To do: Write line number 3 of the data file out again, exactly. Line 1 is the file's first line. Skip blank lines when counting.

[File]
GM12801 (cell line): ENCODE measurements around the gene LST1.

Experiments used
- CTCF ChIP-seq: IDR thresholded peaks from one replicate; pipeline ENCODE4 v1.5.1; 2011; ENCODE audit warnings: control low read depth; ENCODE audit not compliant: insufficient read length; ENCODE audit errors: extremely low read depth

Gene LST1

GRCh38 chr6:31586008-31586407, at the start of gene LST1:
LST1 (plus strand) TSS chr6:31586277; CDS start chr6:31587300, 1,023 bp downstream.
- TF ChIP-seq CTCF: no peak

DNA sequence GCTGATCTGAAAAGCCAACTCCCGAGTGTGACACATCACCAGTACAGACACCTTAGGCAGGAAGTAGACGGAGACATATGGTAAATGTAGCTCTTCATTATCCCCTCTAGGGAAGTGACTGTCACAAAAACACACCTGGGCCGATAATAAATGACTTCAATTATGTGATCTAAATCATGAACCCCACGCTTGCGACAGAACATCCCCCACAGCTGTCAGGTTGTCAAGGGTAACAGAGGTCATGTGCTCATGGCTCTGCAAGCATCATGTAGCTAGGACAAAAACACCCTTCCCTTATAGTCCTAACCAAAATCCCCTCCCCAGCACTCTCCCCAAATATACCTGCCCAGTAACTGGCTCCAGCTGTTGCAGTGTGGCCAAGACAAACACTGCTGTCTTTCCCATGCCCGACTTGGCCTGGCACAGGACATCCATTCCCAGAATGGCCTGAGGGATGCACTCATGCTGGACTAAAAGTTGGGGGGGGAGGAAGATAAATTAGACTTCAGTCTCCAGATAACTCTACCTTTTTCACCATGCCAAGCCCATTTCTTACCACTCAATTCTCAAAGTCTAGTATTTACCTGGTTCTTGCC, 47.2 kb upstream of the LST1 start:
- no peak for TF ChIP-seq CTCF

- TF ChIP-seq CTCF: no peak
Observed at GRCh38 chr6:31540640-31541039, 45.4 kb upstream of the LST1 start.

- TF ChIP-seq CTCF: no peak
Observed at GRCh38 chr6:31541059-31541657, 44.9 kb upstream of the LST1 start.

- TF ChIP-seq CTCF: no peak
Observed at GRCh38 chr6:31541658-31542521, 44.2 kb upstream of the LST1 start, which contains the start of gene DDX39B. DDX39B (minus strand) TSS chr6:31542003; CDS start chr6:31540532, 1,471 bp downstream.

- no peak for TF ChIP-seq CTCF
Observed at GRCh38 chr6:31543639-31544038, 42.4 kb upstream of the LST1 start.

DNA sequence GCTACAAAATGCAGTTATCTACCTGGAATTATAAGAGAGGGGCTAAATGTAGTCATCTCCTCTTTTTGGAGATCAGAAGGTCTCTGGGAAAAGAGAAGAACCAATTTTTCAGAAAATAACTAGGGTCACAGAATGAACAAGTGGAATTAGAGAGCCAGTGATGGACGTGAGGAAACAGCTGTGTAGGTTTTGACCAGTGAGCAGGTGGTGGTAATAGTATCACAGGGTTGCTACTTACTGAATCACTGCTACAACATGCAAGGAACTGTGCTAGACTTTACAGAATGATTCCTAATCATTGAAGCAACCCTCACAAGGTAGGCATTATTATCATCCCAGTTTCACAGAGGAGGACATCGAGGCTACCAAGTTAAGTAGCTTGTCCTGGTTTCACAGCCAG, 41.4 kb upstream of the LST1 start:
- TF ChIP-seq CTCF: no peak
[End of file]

- CTCF ChIP-seq: IDR thresholded peaks from one replicate; pipeline ENCODE4 v1.5.1; 2011; ENCODE audit warnings: control low read depth; ENCODE audit not compliant: insufficient read length; ENCODE audit errors: extremely low read depth